For instance, the winter weather assists in exploring the themes of imprisonment and freedom in relation to his character’s John and Ann. Throughout the story the weather plays a double role or offering to the characters and taking away from the characters. Initially the prospect of a horrible storm makes Ann feel concerned and weary about being left alone as John ventures over to his father’s farm. In their home Ann already experiences some isolation with John as her only company and John is clearly aware of this when he suggests inviting Steven over to keep her company, “That’s what you need, Ann−someone to talk to besides me” (Ross 137). Nevertheless, the winter brings forth a new set of isolation in which Ann is completely alone with no other source of human contact for a long period of time.
Robert Frost has so much enthusiasm about life in his poems. Other events that may have influenced him to write poems the way he does are, visiting different places and things. When he moved, he went to different colleges and got different experiences to write poems. In Frost’s three poems, “Stopping by Woods on a Snowy Evening (“SBW”), “The Road Not Taken” (“RNT”), and “Nothing Gold Can Stay” (“NGS”), there are both similarities and differences in form and style, theme and meaning, and tone and mood. First off, in the poem “Stopping by Woods on a Snowy Evening”, the form of it is a traditional form.
In literal terms, the the poem describes an encounter of two neighbors fixing their fence and one questioning why a fence is needed. Symbolically, the poem is about nature compared to human tradition and beliefs on boundaries. Both neighbors out of tradition visit the wall every spring to fix it up, as stated in line 11, “But at spring mending-time we find them there”. In nature, however, there are no boundaries, it is a limitless world. Whether it be, continents, countries, states, towns are all man-made boundaries.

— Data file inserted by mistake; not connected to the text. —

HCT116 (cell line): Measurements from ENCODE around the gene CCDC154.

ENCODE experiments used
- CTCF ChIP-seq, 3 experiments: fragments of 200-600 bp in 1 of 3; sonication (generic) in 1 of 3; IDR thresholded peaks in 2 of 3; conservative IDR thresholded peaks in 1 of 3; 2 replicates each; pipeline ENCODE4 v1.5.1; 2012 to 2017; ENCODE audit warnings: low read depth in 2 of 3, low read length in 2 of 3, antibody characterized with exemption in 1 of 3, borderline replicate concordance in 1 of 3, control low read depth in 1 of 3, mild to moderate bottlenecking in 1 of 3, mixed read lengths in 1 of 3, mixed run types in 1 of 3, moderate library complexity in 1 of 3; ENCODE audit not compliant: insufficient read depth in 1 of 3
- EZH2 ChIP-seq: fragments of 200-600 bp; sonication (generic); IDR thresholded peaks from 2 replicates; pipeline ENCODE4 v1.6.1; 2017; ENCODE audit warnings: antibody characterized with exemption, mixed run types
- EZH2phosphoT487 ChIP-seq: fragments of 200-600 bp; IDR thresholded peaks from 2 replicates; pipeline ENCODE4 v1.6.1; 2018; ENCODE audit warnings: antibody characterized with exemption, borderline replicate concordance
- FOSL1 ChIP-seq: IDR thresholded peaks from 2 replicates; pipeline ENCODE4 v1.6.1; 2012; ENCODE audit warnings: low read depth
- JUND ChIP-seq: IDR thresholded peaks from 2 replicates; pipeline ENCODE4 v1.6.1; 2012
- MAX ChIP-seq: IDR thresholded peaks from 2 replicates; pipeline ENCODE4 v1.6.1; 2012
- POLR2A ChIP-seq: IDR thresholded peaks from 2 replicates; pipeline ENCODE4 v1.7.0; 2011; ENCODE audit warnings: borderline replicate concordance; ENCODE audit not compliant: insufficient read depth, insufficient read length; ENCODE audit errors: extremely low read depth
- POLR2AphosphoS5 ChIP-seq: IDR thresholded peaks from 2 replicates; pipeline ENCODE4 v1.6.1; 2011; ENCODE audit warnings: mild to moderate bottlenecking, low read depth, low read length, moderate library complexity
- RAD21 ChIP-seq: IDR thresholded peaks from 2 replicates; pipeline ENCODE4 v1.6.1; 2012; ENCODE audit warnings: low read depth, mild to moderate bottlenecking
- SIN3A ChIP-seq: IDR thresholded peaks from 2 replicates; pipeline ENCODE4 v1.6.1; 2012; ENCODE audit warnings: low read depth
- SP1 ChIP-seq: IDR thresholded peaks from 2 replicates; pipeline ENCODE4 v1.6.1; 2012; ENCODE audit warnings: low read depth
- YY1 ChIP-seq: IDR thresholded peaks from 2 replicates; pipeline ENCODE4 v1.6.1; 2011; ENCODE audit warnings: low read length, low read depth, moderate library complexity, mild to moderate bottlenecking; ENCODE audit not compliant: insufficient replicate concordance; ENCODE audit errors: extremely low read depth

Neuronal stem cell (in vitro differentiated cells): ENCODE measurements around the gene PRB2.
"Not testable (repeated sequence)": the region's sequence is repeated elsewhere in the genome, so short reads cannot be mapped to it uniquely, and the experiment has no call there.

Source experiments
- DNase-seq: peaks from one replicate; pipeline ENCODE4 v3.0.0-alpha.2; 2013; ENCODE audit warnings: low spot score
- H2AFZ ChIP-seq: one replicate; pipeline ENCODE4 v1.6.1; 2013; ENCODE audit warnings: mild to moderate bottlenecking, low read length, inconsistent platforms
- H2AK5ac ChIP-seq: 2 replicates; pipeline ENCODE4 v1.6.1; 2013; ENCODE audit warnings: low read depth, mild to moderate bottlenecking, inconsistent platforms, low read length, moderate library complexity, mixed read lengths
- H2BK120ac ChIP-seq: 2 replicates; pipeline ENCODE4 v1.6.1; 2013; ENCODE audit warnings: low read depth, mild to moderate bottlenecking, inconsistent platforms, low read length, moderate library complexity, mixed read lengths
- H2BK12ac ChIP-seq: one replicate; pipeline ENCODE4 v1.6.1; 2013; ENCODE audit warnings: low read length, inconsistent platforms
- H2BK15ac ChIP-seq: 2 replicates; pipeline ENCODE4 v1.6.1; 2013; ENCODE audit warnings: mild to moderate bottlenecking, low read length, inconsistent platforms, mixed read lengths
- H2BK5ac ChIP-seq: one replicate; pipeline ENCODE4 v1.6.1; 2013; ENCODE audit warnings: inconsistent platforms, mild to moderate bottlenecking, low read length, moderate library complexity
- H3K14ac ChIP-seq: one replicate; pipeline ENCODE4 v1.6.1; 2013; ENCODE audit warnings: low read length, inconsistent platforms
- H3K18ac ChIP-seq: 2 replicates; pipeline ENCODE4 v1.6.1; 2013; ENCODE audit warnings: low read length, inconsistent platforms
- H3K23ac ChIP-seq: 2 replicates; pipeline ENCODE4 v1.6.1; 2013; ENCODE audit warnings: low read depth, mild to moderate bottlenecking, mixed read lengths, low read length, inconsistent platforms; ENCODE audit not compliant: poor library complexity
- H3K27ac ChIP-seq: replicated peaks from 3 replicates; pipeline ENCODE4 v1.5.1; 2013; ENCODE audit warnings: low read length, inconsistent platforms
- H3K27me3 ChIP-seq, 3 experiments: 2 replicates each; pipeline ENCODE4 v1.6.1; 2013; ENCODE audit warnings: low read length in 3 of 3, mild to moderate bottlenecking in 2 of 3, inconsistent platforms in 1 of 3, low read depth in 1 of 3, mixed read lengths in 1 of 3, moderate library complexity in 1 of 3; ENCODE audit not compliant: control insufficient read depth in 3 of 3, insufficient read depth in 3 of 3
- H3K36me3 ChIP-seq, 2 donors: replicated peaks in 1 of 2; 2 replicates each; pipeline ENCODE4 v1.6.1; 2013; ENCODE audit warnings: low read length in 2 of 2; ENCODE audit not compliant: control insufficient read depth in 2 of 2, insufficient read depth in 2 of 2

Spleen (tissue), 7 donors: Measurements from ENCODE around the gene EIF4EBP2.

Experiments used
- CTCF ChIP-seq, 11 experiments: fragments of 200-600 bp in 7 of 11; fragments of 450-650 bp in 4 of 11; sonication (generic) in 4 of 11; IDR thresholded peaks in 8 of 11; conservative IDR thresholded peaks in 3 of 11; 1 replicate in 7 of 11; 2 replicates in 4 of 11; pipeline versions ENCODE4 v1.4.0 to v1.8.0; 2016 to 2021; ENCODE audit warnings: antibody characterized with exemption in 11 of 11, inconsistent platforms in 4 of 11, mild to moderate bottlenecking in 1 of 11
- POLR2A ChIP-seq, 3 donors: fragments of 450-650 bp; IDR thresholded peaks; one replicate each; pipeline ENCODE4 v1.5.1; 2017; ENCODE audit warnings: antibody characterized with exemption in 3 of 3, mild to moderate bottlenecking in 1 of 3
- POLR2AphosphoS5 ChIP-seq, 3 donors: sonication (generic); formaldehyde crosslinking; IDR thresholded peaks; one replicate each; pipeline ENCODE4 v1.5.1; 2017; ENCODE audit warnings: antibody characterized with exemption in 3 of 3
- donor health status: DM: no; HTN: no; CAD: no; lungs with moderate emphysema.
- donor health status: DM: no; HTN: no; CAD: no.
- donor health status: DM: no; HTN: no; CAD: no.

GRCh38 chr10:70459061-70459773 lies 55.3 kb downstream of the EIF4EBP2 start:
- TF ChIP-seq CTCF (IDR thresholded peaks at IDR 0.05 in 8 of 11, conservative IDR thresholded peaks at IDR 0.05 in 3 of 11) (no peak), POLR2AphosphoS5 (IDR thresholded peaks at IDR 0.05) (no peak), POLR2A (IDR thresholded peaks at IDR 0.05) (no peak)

1. The wall in this poem, has no practical use, yet the neighbour does care, fix it every spring and he shows to consider it a sign of its essential properties on earth. On the other hand, the wall bothers the poet : it seems like it offends the nature itself, which in his eyes is open space, life force, over calculations and ambitions of possession of men. The starting point of the poem may have been a personal experience of Robert Frost, often away from the cities to live in the country and devoting himself to the agricultural culture. 2.